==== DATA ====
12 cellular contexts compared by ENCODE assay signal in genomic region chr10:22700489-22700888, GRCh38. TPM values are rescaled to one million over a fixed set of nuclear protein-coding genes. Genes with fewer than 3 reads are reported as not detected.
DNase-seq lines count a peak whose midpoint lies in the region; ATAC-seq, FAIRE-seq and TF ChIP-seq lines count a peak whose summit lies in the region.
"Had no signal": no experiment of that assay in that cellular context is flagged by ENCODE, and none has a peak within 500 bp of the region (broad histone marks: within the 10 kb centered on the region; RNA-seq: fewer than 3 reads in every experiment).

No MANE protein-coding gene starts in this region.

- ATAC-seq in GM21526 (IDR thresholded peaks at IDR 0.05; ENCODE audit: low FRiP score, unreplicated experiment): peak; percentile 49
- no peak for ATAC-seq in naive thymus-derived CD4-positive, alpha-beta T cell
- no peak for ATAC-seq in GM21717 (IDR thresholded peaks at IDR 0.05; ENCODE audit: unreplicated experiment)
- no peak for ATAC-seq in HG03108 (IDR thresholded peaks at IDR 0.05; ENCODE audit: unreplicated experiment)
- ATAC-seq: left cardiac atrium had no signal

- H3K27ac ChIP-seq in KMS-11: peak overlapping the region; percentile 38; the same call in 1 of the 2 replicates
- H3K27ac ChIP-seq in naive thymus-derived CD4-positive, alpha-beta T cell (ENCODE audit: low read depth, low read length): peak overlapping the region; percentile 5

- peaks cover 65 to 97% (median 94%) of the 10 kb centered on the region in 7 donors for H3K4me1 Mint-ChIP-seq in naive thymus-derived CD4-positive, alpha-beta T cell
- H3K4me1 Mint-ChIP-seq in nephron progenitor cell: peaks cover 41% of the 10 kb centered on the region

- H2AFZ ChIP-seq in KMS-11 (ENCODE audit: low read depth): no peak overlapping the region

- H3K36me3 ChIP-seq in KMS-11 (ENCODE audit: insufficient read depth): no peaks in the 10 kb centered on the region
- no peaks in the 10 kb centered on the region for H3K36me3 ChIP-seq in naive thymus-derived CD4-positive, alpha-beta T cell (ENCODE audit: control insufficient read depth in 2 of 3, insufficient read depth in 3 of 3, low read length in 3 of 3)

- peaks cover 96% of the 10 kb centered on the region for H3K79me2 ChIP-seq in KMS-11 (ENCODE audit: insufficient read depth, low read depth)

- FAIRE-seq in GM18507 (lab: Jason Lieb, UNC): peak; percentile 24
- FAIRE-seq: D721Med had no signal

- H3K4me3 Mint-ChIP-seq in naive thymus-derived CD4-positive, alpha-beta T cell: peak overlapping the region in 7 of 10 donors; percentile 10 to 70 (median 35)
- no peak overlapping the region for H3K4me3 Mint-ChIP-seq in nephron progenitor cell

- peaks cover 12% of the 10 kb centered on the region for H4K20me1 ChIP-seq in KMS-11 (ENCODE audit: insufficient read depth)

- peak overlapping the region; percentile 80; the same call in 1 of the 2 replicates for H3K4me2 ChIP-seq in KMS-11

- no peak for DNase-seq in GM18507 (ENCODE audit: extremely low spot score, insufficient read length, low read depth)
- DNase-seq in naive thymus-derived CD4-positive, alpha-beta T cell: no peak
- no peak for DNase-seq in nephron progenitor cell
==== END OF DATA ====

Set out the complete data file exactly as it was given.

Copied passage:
12 cellular contexts compared by ENCODE assay signal in genomic region chr10:22700489-22700888, GRCh38. TPM values are rescaled to one million over a fixed set of nuclear protein-coding genes. Genes with fewer than 3 reads are reported as not detected.
DNase-seq lines count a peak whose midpoint lies in the region; ATAC-seq, FAIRE-seq and TF ChIP-seq lines count a peak whose summit lies in the region.
"Had no signal": no experiment of that assay in that cellular context is flagged by ENCODE, and none has a peak within 500 bp of the region (broad histone marks: within the 10 kb centered on the region; RNA-seq: fewer than 3 reads in every experiment).

No MANE protein-coding gene starts in this region.

- ATAC-seq in GM21526 (IDR thresholded peaks at IDR 0.05; ENCODE audit: low FRiP score, unreplicated experiment): peak; percentile 49
- no peak for ATAC-seq in naive thymus-derived CD4-positive, alpha-beta T cell
- no peak for ATAC-seq in GM21717 (IDR thresholded peaks at IDR 0.05; ENCODE audit: unreplicated experiment)
- no peak for ATAC-seq in HG03108 (IDR thresholded peaks at IDR 0.05; ENCODE audit: unreplicated experiment)
- ATAC-seq: left cardiac atrium had no signal

- H3K27ac ChIP-seq in KMS-11: peak overlapping the region; percentile 38; the same call in 1 of the 2 replicates
- H3K27ac ChIP-seq in naive thymus-derived CD4-positive, alpha-beta T cell (ENCODE audit: low read depth, low read length): peak overlapping the region; percentile 5

- peaks cover 65 to 97% (median 94%) of the 10 kb centered on the region in 7 donors for H3K4me1 Mint-ChIP-seq in naive thymus-derived CD4-positive, alpha-beta T cell
- H3K4me1 Mint-ChIP-seq in nephron progenitor cell: peaks cover 41% of the 10 kb centered on the region

- H2AFZ ChIP-seq in KMS-11 (ENCODE audit: low read depth): no peak overlapping the region

- H3K36me3 ChIP-seq in KMS-11 (ENCODE audit: insufficient read depth): no peaks in the 10 kb centered on the region
- no peaks in the 10 kb centered on the region for H3K36me3 ChIP-seq in naive thymus-derived CD4-positive, alpha-beta T cell (ENCODE audit: control insufficient read depth in 2 of 3, insufficient read depth in 3 of 3, low read length in 3 of 3)

- peaks cover 96% of the 10 kb centered on the region for H3K79me2 ChIP-seq in KMS-11 (ENCODE audit: insufficient read depth, low read depth)

- FAIRE-seq in GM18507 (lab: Jason Lieb, UNC): peak; percentile 24
- FAIRE-seq: D721Med had no signal

- H3K4me3 Mint-ChIP-seq in naive thymus-derived CD4-positive, alpha-beta T cell: peak overlapping the region in 7 of 10 donors; percentile 10 to 70 (median 35)
- no peak overlapping the region for H3K4me3 Mint-ChIP-seq in nephron progenitor cell

- peaks cover 12% of the 10 kb centered on the region for H4K20me1 ChIP-seq in KMS-11 (ENCODE audit: insufficient read depth)

- peak overlapping the region; percentile 80; the same call in 1 of the 2 replicates for H3K4me2 ChIP-seq in KMS-11

- no peak for DNase-seq in GM18507 (ENCODE audit: extremely low spot score, insufficient read length, low read depth)
- DNase-seq in naive thymus-derived CD4-positive, alpha-beta T cell: no peak
- no peak for DNase-seq in nephron progenitor cell